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brain tumourA neoplasm affecting the brain, which may be primary (arising in the brain or meninges) or secondary (i.e., metastatic to the brain).
Brain tumours are the 3rd most common malignancy in ages 15–34; 35,000 occur annually in the US. 1st-degree relatives of children with brain tumours have a 5-fold increased risk of CNS tumours, leukaemia and other childhood tumours in the affected family.
Seizures, vision or hearing loss, hemiparesis, double vision, headache, bizarre behaviour, nausea, vomiting, memory loss.
Mass lesion by all modalities—CT, MRI, PET, ultrasound.
Surgery, gamma knife radiotherapy may be effective; chemotherapy and immunotherapy are less so.
Generally poor, but depends on histological grading; malignant gliomas account for 2.5% of all cancer-related deaths.
• Non-neoplastic—craniopharyngioma, colloid cysts.
• Primary, benign—meningioma, pituitary adenoma, acoustic neuroma, epidermoid tumours, choroid plexus papilloma.
• Primary, low grade—pilocytic astrocytoma, astrocytoma, hemangioblastoma, oligodendroglioma, ganglioglioma.
• Primary, malignant—anaplastic astrocytoma, glioblastoma multiforme, ependymoma, lymphoma, medulloblastoma, primitive neuroectodermal tumour, germ cell tumour, pineal cell tumour, chordoma, choroid plexus carcinoma.
Carcinoma, meningeal carcinomatosis.
Location-specific symptoms of brain cancer
• Brainstem—vomiting, incoordination, difficulty with swallowing and speech, unilateral facial muscle weakness (e.g., crooked smile, drooping eyelid), crossed eyes, poor vision, morning headache, drowsiness, hearing loss, head tilt, hemiparesis, personality changes.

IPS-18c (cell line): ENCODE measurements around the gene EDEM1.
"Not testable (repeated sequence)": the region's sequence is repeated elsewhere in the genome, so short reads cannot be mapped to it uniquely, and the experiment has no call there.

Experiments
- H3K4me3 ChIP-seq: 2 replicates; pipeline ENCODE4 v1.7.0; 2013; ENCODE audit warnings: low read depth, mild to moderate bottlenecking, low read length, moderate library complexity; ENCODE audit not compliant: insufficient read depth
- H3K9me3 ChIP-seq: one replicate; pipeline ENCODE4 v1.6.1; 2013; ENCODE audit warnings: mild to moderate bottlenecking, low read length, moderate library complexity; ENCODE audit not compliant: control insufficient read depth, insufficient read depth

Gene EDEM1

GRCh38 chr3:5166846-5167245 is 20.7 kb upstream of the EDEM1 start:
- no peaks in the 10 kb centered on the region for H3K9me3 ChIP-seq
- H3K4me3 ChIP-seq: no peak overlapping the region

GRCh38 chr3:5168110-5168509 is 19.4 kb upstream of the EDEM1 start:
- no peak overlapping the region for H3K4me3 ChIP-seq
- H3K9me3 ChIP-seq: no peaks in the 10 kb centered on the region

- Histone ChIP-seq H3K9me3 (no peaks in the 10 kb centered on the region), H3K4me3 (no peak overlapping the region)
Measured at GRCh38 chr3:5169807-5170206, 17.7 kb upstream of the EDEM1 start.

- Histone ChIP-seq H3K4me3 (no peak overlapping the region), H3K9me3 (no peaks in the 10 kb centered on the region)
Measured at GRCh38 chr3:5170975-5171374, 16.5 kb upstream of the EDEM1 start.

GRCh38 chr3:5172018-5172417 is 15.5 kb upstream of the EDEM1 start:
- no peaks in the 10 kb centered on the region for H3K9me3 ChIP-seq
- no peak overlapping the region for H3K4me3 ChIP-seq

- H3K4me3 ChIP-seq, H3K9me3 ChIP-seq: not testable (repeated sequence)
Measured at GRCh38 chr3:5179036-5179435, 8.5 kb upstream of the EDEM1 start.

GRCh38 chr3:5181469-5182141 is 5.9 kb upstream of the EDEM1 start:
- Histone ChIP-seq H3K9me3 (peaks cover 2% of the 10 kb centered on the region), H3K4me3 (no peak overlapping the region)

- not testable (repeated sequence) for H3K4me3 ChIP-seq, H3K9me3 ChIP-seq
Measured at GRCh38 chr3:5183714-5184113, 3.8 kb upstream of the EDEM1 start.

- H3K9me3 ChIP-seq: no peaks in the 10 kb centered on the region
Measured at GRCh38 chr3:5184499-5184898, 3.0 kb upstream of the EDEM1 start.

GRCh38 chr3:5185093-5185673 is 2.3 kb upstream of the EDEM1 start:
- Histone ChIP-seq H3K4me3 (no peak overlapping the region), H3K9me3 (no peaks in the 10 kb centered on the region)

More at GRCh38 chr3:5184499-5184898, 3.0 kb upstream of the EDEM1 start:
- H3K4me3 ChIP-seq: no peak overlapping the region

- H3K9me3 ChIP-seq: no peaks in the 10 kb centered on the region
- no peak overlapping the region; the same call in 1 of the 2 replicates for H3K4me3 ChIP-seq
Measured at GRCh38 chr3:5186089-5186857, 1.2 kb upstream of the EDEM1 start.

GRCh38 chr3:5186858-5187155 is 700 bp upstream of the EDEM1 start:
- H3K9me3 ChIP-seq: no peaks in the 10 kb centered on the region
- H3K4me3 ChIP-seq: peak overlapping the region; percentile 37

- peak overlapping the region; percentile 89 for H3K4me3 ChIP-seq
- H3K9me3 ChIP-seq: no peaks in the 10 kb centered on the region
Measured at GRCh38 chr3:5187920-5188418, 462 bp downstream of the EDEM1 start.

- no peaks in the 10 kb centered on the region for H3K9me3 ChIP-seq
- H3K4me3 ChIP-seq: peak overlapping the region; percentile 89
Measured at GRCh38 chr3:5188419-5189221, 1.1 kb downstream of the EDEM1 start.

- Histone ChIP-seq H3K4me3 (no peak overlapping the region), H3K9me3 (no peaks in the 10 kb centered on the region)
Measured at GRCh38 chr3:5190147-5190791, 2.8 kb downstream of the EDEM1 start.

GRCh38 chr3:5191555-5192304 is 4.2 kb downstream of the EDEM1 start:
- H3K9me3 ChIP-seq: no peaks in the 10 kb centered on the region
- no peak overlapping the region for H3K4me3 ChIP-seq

• Frontal lobe—seizures, impaired judgment and memory, changed personality or mental capacity, hemiparalysis, loss of sense of smell, impaired vision, swollen optic nerve or papilledema; if both hemispheres are involved, changed mental state or personality, uncoordinated gait.
• Parietal lobe—loss of ability to write; if tumour is in the left hemisphere, speech disturbances and seizures, loss of recognition of body parts, spatial disorders.
• Occipital lobe—directional blindness, seizures.
• Temporal lobe—may be asymptomatic; occasionally speech defects, seizures.
• Ependyma—hydrocephalus, ± neck stiffness, head tilt, multiple cranial nerve palsies.
• Meninges—symptoms specific to the region being compressed; metastatic brain tumours cause oedema resulting in headache, vomiting and nausea, as well as location-specific symptoms.
Segen's Medical Dictionary. © 2012 Farlex, Inc. All rights reserved.
brain tumourSecondary spread of cancer to the brain, from a primary tumour elsewhere in the body is common. Primary tumour, originating in the skull is less common. Primary tumours arise from the brain coverings (MENINGIOMAS), the neurological supportive tissue (GLIOMAS), the blood vessels (HAEMANGIOMAS), the bone (OSTEOMAS) or the pituitary gland (PITUITARY ADENOMAS). Some are of congenital origin (CRANIOPHARYNGIOMAS, TERATOMAS) and are due to abnormal development.
Collins Dictionary of Medicine © Robert M. Youngson 2004, 2005